"What do you do?"
"Well, I'm a rock'n'roll musician. I write songs."
Looks like I've joined the ranks of buggy whip salesmen, spats manufacturers, journalists.
Since late in 1956, when I was nine years old, I've worried about the demise of rock'n'roll. Everybody's got to fret about something I suppose. Well, I've written its obituary here many times before. I always come back in a better mood in a month or two and issue a retraction.
Fact is, it had quite a run. Now Jerry Lee, Fats, Chuck and Little Richard hang on. Oh, I'd love to blame Clive Davis and Rick Rubin and other blood suckers who raided the temples. Fact is, they're no worse than Syd Nathan, Morris Levy, Don Robey, Ahmet Ertegun and lots of the other pioneering executives from the early days. Those guys were my heroes.
I still remember bristling when I read an interview in '57 with Alan Freed. He had just published his Top Ten Rock'n'Rollers list for 1956. Elvis was conspicuously absent. Mr. Freed explained that the art form was really about black music.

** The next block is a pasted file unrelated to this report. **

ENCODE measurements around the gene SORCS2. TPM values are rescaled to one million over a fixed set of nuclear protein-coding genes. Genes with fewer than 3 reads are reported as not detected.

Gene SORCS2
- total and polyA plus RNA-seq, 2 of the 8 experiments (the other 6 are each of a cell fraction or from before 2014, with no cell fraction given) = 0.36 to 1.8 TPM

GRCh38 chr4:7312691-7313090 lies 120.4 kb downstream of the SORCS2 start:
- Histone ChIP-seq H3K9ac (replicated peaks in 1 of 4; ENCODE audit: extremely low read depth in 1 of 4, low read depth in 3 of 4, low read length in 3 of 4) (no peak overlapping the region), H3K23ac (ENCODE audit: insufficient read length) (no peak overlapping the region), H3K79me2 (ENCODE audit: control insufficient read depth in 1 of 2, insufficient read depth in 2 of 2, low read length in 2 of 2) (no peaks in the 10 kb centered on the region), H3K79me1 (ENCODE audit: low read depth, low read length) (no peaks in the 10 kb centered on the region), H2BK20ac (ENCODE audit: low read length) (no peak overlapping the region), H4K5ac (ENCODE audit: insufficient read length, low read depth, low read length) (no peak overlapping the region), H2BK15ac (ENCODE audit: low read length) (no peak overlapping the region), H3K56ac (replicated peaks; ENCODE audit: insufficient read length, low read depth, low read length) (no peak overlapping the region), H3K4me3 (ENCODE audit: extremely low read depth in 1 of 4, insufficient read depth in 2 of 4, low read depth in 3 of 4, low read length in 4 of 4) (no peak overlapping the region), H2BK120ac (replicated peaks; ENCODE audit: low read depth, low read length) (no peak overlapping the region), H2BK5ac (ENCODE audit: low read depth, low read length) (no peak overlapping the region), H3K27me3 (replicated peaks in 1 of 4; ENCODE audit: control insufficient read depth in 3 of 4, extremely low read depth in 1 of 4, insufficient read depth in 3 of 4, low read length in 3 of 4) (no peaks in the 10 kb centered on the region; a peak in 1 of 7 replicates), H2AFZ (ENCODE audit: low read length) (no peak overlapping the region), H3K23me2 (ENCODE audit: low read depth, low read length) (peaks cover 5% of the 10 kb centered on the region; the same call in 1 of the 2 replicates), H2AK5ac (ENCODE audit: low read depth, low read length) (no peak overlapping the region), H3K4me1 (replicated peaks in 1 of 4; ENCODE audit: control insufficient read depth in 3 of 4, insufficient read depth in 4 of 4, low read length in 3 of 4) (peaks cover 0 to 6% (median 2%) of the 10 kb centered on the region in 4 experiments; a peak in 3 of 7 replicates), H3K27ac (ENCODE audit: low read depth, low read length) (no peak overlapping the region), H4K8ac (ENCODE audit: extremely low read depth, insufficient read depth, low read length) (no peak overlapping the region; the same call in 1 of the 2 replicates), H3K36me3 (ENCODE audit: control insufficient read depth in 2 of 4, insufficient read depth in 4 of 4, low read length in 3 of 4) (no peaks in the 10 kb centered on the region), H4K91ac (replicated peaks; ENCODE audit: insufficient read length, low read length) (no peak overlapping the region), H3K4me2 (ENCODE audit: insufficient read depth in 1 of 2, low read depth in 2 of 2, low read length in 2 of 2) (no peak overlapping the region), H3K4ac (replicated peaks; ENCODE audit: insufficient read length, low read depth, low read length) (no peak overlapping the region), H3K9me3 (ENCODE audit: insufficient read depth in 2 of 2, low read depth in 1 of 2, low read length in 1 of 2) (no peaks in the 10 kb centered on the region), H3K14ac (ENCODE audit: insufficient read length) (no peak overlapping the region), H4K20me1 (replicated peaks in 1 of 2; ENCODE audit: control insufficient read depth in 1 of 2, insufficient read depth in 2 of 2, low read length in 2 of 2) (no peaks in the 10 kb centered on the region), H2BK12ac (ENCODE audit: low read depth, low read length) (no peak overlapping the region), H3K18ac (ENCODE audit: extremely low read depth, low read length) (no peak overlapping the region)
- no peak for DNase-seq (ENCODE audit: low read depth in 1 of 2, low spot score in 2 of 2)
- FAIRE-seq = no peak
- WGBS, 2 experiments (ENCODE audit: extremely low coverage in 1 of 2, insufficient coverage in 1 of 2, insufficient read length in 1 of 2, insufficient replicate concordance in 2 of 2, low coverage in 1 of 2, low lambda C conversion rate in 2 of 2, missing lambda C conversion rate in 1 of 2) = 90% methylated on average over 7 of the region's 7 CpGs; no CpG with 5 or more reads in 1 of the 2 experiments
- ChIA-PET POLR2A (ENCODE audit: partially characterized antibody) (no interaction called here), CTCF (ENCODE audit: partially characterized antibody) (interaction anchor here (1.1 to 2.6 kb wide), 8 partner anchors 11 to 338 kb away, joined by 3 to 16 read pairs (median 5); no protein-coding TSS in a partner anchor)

Fuck Alan Freed.
Col. Parker was just a better, smarter crook than he was. The name, Alan Freed, was not gonna show up in writer credits on any Elvis record. You were lucky if your name showed up next to Elvis' if you did write the song.
Well, well- I've gotten off on a tangent about crooks and thieves and I haven't even mentioned Dick Clark. Now I have.
You can hear something that they call swing when public television needs money. There are plenty of passionate, talented musicians who mine the ether for what was once jazz. The new suits in Nashville would have us believe that country music is alive and well and that we should refer to it as americana. Right.
Things come, things go.